Most of the publishers said that they are seeing an added budgetary increase associated with these new ways of working. Tastemade’s Dameron said there is a potential increase of 15% to 20% in the budgets for in-studio productions now with the added safety measures, while field productions tend to cost even more because of the added “social bubbling” procedures.
But beyond the physical products that have to be purchased, the increase in time that it takes to complete a shoot has added to the production budgets. Dameron said that shoots can take up to 50% longer now.
“Every schedule we create needs breathing room for enhanced cleaning and careful consideration for coordinating a big production with fewer people. It is certainly a new way of working,” said Dameron.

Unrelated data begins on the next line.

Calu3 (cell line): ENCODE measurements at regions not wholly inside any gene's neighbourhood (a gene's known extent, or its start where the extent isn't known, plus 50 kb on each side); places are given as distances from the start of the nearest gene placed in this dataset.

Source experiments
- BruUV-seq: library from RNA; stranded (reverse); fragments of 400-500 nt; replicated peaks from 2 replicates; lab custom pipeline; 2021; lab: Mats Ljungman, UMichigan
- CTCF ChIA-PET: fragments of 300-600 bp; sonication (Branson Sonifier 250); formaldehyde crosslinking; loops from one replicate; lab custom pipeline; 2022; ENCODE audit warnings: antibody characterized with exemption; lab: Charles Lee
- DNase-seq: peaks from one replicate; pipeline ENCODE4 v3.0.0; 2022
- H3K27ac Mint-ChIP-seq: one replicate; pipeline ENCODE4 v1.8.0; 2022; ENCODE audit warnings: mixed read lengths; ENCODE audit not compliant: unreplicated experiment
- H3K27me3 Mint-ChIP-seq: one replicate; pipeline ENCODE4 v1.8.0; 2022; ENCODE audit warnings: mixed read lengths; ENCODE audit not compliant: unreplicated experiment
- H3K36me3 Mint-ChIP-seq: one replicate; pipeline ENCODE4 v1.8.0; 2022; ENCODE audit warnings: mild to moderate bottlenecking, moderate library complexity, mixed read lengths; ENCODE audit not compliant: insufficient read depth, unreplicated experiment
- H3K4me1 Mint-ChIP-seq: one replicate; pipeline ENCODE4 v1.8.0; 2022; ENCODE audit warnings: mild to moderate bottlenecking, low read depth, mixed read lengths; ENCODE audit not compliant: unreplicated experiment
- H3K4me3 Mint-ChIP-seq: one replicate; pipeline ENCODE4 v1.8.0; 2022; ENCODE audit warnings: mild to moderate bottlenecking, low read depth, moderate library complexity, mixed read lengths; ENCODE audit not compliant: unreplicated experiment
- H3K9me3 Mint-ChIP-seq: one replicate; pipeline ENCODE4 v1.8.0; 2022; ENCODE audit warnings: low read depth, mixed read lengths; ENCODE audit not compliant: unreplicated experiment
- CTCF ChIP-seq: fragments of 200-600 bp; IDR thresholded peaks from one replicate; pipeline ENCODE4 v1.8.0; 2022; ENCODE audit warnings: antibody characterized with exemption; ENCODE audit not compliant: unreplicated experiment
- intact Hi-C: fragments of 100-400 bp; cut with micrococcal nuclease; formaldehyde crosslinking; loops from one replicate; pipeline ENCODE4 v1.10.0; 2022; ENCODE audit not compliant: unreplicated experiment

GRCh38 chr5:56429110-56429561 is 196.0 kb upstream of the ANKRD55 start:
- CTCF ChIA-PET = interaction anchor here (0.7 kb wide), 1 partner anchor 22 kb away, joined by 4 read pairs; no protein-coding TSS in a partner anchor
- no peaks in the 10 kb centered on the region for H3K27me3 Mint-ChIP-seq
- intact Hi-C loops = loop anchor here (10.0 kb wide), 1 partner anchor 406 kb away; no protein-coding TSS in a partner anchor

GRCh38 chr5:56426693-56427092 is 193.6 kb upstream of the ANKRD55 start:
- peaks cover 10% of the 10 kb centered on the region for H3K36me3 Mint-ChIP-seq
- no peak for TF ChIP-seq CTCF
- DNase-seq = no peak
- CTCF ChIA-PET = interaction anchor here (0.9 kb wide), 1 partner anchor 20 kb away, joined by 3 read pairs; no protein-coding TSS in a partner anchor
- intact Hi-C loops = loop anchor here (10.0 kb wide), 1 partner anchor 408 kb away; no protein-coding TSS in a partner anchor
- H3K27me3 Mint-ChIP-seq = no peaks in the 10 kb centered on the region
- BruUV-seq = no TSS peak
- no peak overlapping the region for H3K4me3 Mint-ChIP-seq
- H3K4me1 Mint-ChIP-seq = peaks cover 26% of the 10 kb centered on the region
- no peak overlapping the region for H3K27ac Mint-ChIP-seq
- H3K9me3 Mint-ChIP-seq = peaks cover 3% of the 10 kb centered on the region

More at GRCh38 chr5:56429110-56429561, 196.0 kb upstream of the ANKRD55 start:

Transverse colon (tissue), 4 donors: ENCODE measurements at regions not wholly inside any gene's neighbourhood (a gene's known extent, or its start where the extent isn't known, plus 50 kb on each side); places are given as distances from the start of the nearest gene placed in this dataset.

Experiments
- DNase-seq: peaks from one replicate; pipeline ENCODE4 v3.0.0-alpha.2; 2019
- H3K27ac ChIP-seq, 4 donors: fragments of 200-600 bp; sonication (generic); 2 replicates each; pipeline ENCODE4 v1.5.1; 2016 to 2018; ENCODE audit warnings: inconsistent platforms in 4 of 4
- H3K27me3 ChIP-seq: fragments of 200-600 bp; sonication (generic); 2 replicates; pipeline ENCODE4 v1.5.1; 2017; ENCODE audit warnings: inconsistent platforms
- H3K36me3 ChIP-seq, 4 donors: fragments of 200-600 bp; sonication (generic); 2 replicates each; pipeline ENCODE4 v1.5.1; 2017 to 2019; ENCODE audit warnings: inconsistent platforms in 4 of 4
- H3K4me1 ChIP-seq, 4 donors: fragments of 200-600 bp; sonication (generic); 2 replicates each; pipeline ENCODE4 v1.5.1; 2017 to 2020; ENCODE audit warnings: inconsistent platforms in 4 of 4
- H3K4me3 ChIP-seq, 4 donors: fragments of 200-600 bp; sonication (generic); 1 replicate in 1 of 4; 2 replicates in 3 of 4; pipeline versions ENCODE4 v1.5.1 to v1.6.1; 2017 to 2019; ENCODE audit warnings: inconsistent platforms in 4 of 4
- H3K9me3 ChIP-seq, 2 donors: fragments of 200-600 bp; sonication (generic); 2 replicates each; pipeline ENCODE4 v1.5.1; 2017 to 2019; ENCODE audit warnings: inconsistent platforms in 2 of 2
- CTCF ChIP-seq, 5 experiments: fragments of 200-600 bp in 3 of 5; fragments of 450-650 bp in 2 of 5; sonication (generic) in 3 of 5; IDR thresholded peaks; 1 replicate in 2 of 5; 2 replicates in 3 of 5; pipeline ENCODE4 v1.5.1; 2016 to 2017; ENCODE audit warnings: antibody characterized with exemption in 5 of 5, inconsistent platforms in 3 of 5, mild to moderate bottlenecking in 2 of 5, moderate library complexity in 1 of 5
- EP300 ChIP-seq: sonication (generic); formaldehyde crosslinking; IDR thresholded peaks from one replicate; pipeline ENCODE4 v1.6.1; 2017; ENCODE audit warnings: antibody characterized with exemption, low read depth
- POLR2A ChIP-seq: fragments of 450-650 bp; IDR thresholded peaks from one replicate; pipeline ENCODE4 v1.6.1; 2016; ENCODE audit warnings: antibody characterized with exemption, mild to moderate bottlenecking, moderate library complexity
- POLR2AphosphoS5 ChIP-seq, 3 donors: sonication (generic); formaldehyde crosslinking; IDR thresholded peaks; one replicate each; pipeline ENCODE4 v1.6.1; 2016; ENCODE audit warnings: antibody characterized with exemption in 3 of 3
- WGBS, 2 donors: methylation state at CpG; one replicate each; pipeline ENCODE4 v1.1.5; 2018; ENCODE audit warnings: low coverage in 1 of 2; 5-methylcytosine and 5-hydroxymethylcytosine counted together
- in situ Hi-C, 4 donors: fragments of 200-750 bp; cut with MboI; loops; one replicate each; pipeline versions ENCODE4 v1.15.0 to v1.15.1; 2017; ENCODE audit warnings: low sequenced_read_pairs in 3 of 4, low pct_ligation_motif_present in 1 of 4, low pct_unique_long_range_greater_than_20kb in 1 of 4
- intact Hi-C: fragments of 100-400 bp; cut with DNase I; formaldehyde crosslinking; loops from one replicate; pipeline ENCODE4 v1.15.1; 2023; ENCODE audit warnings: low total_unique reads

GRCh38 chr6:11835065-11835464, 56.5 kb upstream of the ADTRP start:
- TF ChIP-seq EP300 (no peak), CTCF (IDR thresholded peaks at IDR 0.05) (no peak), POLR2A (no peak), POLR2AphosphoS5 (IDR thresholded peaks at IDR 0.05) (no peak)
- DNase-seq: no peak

Some projects work better at home
Half opened studios and pared-down production teams means that there is also a very different atmosphere in the test kitchens.
Because of this, ATK’s flagship public access show “America’s Test Kitchen” is still filming its upcoming 21st season from home using a single camera person who will operate three cameras and control the sound and the lighting from the hosts’ homes.
“Rather than do a watered-down, sad version of our television show with one person in a 2,000-square-foot set with nobody in the background, let’s just shift it at home,” said Bishop.
However, shooting at home means that the 26-episode season, which normally takes three weeks to film in studio, will now take 10 weeks, according to Bishop. On top of that, production was also delayed from its original start date of April 6 to July as the team waited out the health crises.